Battery, battery box and air box removal all went smoothly, although - as I would discover with this whole process - locating all fastenings and connectors for the first time can be time consuming. In addition, having never done this before, each electrical connector was a puzzle and, when it came to rubber hoses, I found it rather stressful applying the force required to remove them. Was this 12-year old rubber simply going to tear? Luckily, I would eventually learn that these pipes appear to be built to last and to be pretty bloody hardy.
The next instruction is where I began to loose heart: remove the "upper air intake manifold". Oh... So, that's, erm, the whole top of the engine with something like 15 different connections?! I found this video very useful: It was at this point that the scale of this task became apparent, and the soundtrack to the video footage that I was taking initially went a little quiet, and subsequently took on a distinctly blue tone... From this point until the end of the disassembly (the end of the first day, approximately 10 hours), I was motivated in equal parts by the fact that the car would, in any case, have to be taken away on a recovery vehicle since it was losing half a litre of oil every few miles, and by the emotionally jarring sense of failure which giving up at this point would have left. With a degree of abandonment, I cursed my way through what felt like a bewildering array of disconnections and awkward bolt loosening.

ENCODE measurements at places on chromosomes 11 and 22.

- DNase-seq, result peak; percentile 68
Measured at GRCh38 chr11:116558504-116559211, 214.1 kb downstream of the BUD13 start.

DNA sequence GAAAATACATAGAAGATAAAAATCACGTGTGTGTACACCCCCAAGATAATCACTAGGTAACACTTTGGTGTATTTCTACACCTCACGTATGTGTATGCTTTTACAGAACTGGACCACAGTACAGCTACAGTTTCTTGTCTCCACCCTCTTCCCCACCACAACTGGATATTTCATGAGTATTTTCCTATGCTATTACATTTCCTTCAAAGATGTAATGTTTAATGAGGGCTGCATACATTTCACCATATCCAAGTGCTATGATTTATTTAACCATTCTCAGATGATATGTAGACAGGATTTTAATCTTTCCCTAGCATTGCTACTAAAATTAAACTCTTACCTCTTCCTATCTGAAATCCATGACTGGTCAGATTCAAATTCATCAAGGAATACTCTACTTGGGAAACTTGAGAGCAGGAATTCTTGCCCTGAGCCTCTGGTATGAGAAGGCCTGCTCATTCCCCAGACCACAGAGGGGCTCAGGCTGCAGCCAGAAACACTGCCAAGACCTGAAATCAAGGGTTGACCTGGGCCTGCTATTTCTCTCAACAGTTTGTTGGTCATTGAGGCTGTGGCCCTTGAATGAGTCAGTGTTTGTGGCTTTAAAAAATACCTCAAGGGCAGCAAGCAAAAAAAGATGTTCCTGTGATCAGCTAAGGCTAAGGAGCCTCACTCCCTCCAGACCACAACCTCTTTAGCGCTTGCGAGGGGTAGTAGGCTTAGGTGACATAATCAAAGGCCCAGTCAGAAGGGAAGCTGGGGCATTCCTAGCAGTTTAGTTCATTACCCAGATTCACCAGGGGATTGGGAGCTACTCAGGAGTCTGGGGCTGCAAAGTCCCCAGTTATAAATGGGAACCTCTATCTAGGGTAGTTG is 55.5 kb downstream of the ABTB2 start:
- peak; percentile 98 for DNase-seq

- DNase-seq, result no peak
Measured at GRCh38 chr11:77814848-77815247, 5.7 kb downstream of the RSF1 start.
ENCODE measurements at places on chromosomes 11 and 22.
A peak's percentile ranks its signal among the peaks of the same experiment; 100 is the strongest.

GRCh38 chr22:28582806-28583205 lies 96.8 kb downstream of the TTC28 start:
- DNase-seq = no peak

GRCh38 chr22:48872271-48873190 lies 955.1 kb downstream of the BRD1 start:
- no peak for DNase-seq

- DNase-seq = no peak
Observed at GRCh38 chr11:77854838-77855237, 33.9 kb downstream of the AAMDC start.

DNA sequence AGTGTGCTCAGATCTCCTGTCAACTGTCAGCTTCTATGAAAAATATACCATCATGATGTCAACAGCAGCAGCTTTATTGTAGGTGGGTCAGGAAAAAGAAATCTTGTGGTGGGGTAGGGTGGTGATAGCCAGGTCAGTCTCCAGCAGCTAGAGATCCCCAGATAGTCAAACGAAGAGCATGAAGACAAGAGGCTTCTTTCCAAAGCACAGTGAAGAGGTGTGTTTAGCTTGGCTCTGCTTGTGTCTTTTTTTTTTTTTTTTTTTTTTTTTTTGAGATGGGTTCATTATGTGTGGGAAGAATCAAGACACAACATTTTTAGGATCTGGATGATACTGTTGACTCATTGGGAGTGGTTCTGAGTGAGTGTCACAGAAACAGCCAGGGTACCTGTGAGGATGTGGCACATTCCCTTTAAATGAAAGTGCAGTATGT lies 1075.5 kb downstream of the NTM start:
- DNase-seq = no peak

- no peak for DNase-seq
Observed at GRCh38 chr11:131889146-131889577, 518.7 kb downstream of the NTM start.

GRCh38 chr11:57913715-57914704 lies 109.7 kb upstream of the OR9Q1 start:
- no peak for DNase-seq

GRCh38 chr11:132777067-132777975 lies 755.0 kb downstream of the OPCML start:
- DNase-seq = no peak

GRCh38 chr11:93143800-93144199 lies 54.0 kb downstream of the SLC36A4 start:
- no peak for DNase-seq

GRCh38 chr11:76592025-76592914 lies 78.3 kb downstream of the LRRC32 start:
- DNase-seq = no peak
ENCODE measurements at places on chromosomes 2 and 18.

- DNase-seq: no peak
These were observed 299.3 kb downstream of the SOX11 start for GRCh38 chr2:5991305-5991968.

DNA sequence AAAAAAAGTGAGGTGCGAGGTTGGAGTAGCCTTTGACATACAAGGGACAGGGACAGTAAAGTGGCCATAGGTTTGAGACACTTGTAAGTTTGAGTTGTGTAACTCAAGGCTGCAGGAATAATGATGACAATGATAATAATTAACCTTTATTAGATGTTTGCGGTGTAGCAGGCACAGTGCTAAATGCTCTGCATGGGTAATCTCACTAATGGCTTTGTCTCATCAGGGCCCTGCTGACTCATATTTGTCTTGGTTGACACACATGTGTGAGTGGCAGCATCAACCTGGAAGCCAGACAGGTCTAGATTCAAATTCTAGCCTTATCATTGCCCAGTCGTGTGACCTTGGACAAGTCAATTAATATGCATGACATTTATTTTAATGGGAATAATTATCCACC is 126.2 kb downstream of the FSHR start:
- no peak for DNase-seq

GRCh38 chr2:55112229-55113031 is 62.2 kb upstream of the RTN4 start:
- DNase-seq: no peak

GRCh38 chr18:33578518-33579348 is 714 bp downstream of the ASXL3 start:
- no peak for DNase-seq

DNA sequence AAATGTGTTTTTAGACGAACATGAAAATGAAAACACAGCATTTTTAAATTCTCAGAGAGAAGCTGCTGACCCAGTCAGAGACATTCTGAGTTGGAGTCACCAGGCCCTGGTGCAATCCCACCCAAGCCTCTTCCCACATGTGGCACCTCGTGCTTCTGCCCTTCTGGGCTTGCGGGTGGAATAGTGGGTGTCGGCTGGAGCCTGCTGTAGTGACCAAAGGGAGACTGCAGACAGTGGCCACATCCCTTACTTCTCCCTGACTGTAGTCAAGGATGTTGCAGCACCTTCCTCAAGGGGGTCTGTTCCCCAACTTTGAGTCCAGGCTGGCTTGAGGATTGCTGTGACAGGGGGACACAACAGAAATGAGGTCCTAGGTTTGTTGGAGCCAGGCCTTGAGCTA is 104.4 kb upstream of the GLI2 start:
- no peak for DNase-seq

(It is worth mentioning that, in the video link above, the guy makes a handy suggestion to block the coolant line with something to prevent coolant from spilling everywhere. I didn't have anything convenient to hand and I was too agitated to care, so I ended up with coolant spilling everywhere. I wish I had taken his advice, although I am not yet aware of any negative consequences of my laziness.)
Eventually, I got it off, but I couldn't relax since I was entirely doubtful that I could put it back together again. The last things I removed were the coils which give access to the AC pump. The AC pump is the final part that the RB instructions advise to remove, but I had read PaulAV's comment that he had cut the AC pipe around it instead. At this stage, I was willing to take any possible shortcut to avoid further disassembly, and so I reached for the hacksaw... If I had to do this again, I would certainly look into what removing the AC pump entails, because it took a lot of effort and some seriously awkward hacksawing underneath the car. There is a hard section of pipe which passes between the engine and the AC pump in an S shape, and so you have to find a way to cut the pipe very close to the entrance and exit points. Still, if removing the AC pump entails de-pressurising and regassing the AC system, perhaps this was a shortcut worth taking.
The hacksaw also came in very handy removing the rest of the original oil cooler lines. I found it rather awkward to get them out through the wheel arches. Be careful when wiggling things around - I inflicted a slight bit of damage to the plastic frame of the cooling fans by attempting to force the pipes at some point.
At the conclusion of day one, approximately 10 hours after I begin, I had concluded the removal of the old lines. Completing the disassembly boosted my sprints, despite my reassembly apprehension.